The week thus far has been absolutely amazing. Looking through the other posts I’ve decided to shine a little light on Thursday, volunteering with the Saint Bernard’s Project (SBP) to help rebuild New Orleanais homes. During orientation, at the SBP offices, our team was divided into two smaller groups, with myself being destined to the house that was about to be gutted. It was bound to be a lot of work but upon receiving the homeowner’s biography, I needed no more motivation. This home belonged to a family with a man who is a former serviceman and full-time employee, while at the same time dealing with an autoimmune disorder known as lupus. He and his wife have two children, a son diagnosed with pre-leukemia and a daughter who had to deal with far too much at far too young of an age. Their home is a beautiful, large, two-story house that had been flooded by Katrina. This house was larger than they normally would take on, totalling a cost three times that of most houses they normally do. SBP does not work on a first come first serve basis but works to provide families that they feel most need their help the most and given the circumstances they’ve had decided to take on this massive home. The manual labour was intense, pulling slats off the walls and running up and down the stairs to and from the dumpster and tiptoeing around the rusty nails. Nonetheless, I really enjoyed this stage of the rebuild because I was able to see what the house looked like before it becomes transformed into a modern day replica.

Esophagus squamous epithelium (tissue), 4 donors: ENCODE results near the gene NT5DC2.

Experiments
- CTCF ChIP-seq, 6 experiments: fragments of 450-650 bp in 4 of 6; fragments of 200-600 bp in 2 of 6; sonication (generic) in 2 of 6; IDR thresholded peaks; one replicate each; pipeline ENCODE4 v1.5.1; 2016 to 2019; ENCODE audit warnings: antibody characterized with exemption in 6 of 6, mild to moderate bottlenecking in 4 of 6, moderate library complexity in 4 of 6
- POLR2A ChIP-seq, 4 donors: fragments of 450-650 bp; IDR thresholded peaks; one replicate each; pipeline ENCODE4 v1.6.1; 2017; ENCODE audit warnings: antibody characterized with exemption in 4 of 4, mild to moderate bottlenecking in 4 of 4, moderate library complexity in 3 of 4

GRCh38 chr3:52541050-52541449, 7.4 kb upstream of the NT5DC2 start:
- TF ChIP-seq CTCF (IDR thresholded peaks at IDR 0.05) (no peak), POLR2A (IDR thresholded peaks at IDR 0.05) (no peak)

By the time lunch rolled around I was ready to satisfy my hunger with a traditional poor-boy (po-boy) sandwich from just down the street from our worksite (word was that this was the same place Obama had enjoyed a po-boy). And I have to say, it surpassed my expectations. It was absolutely delicious.
After some more work on the house it was time to head out, but this meant an end to the SBP work. Although we never got the opportunity to meet the homeowners, their story resonates in my heart. Simply by knowing the story I was able to make a connection between our volunteer efforts and the how much it would mean to the family. At the end of the day as I looked around the house and everything we had accomplished, I had this immediate feeling of happiness. I know it’s a small bit in the long run of all that needs to be done to restore NOLA. However, the accumulation of all the small efforts put forward by volunteers leads to something much bigger. No I didn’t change the world or rebuild all of NOLA in one week. But there is the possibility that I had helped someone or am the reason for someone’s smile. There is more than one way to implement change and it doesn’t have to be at a global scale to be significant. I’ve had an amazing experience in NOLA and this is nothing more than a little piece of a great day and an even greater week.